Written Resolutions making Corporate Transactions Easier
Written by 07th September 2014on
The Companies Act 2014 (the Act) will make a significant positive impact on the way corporate transactions are concluded and on corporate governance in general. Members (shareholders) of a company will be permitted by default to pass written resolutions signed only by the requisite majority.
Under the Companies Acts 1963-2013, members must hold a meeting to pass members' resolutions unless the company's articles of association provide for resolutions to be passed in writing without holding a meeting. Where written resolutions are provided for, they must be signed by all members entitled to vote at a meeting.
The Act provides the default position that, without a meeting, members may pass resolutions in writing which can be signed in counterparts. This significant change recognises the modern connected business landscape, where physical meetings are often not practical nor desired.
A written resolution will only require the requisite majority to sign for it to be valid, i.e. a simple majority to be passed as an ordinary resolution or a three quarters majority for special resolutions.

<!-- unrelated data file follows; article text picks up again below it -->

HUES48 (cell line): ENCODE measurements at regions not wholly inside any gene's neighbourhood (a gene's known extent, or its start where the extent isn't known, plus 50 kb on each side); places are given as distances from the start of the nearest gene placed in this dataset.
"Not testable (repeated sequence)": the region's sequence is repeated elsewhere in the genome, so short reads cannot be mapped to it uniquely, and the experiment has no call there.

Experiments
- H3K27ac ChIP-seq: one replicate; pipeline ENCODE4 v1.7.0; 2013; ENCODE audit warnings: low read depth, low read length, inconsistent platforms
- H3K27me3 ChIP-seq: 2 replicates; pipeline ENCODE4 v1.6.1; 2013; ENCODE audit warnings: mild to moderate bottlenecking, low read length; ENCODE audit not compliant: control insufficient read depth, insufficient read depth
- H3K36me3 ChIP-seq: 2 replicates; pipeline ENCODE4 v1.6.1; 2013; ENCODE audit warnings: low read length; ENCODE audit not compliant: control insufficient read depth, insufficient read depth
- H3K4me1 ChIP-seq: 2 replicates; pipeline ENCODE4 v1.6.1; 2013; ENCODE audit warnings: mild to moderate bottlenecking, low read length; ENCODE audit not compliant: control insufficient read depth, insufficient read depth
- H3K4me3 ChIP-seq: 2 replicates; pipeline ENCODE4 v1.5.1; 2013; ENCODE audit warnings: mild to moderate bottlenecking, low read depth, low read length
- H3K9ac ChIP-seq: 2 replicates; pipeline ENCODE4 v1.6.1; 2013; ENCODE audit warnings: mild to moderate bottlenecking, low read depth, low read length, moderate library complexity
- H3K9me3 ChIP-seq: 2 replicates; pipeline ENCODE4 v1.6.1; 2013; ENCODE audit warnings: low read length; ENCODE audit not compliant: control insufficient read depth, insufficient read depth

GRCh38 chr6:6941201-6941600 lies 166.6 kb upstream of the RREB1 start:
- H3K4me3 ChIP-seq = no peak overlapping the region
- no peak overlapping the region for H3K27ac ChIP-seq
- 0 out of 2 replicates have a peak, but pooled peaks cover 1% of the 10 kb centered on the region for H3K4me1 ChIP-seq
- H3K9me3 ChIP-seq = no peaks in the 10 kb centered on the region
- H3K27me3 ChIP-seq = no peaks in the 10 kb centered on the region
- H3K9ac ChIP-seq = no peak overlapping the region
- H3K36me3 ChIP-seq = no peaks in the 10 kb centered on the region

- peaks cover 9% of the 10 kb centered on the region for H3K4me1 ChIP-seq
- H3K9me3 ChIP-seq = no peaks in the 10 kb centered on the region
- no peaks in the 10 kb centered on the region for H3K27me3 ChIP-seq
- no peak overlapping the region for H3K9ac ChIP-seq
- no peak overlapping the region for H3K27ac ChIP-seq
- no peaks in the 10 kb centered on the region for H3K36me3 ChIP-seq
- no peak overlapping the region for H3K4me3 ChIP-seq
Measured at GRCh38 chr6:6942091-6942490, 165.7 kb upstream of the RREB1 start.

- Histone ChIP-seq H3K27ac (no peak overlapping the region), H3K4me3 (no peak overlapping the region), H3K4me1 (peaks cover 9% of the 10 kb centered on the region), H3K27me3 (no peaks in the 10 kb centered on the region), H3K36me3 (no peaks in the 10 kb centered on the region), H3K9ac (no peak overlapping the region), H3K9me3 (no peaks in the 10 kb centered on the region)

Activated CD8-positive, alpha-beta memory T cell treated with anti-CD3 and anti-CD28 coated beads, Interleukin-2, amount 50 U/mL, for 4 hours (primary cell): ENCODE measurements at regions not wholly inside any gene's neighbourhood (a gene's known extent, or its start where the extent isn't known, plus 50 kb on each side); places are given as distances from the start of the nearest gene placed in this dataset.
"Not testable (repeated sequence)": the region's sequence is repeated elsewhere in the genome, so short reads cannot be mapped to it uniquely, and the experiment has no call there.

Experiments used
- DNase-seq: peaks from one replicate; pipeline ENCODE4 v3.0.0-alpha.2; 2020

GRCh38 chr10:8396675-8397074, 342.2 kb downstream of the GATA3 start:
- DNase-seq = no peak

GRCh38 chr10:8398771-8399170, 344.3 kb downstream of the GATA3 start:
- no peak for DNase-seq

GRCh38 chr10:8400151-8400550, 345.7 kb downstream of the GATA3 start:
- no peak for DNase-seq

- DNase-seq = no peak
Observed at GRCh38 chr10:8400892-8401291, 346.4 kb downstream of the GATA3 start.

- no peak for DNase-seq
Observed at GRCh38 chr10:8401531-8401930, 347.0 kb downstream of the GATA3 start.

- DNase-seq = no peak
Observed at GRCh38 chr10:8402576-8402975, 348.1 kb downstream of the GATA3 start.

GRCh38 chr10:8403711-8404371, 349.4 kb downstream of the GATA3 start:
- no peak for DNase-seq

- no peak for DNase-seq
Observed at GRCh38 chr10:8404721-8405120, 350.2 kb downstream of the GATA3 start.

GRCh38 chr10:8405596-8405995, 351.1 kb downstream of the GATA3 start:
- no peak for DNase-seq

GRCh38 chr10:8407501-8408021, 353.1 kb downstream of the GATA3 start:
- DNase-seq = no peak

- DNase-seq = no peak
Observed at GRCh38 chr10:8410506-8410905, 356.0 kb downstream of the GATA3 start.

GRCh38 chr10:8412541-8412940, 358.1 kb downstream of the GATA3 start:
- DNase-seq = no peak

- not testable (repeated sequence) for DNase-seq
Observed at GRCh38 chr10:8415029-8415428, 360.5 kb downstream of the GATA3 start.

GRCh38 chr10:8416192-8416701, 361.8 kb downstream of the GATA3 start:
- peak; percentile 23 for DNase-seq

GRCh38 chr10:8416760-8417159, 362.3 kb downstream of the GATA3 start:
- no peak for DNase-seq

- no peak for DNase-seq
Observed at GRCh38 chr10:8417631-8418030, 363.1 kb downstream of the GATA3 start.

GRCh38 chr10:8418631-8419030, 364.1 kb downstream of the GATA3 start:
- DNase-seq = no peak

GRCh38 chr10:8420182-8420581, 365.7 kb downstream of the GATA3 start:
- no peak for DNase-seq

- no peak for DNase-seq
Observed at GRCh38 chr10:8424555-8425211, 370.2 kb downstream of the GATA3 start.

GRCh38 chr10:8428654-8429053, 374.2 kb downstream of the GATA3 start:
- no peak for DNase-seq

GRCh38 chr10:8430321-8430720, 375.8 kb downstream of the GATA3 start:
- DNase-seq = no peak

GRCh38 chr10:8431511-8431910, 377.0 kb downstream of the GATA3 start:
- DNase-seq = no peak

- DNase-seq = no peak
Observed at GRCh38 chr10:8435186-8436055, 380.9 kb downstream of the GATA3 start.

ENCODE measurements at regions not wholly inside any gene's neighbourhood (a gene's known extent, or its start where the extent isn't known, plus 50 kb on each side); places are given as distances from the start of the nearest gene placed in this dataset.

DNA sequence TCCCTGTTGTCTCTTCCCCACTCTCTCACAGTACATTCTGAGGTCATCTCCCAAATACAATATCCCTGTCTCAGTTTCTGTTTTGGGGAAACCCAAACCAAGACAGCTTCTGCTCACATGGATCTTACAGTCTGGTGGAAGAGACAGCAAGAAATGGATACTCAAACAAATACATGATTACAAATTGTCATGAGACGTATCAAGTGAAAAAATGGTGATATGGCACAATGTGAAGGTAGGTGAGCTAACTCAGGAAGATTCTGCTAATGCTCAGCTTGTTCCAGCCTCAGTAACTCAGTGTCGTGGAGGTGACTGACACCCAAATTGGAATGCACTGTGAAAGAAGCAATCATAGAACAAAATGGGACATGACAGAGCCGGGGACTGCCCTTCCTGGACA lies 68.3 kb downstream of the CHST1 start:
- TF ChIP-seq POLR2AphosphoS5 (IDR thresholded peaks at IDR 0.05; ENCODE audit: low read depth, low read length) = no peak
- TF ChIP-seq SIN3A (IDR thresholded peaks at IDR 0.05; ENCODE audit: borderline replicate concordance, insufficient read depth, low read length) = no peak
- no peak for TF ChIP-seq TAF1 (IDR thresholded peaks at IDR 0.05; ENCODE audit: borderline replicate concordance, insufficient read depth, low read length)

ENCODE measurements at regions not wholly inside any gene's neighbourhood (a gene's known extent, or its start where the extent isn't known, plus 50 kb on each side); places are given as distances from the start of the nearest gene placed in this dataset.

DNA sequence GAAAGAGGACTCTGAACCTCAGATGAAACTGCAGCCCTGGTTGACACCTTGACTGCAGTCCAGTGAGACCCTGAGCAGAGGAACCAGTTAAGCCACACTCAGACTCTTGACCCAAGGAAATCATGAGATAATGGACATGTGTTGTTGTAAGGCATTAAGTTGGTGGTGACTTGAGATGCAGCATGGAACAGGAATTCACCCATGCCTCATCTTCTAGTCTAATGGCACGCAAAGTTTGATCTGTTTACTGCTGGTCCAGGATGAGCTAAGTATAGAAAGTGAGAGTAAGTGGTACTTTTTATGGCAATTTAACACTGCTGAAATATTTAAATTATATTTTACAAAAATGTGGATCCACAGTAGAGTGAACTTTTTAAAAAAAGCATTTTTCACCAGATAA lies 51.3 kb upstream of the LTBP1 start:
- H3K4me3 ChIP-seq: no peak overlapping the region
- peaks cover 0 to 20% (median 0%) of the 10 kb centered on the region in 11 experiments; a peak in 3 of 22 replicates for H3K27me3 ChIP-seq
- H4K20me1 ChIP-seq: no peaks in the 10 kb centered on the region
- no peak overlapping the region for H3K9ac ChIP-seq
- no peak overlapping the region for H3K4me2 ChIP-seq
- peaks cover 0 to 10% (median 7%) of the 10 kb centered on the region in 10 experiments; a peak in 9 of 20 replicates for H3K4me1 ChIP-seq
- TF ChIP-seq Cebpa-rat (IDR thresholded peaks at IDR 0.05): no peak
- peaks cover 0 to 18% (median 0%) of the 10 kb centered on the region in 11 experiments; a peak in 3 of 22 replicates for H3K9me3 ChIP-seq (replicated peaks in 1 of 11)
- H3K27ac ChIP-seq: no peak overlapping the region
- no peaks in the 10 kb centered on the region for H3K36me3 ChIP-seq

Written resolutions may not however be used for the removal of directors or the removal of the auditor.
This process is not without risk of abuse and the Act provides safeguards and procedures, with criminal penalties in some cases, to ensure that this process is not abused. For example, a member must forward at least a scan of their signed counterpart to the Company within 14 days of a written resolution that has been passed unanimously, or potentially face criminal penalties.
Where a resolution is passed only by majority, be it ordinary or special, a company must wait 7 days or 21 days respectively from the date the last requisite signature is received before the resolution takes effect. This allows a moratorium period for dissenting members to take action. Moreover, officers may face criminal penalties if they do not notify members of the date the resolution will be deemed to be passed within 3 days of the requisite signatures being received.
The introduction of these majority written resolutions will significantly improve many Irish companies' ability to transact quickly in corporate matters, particularly given the high level of foreign direct investment and venture capital in Irish Companies leaving numerous shareholders based across the globe. LK Shields can advise on the procedures and safeguards to ensure full advantage of these changes can be applied.
The Companies Act 2014 is expected to come into force on 1 June 2015.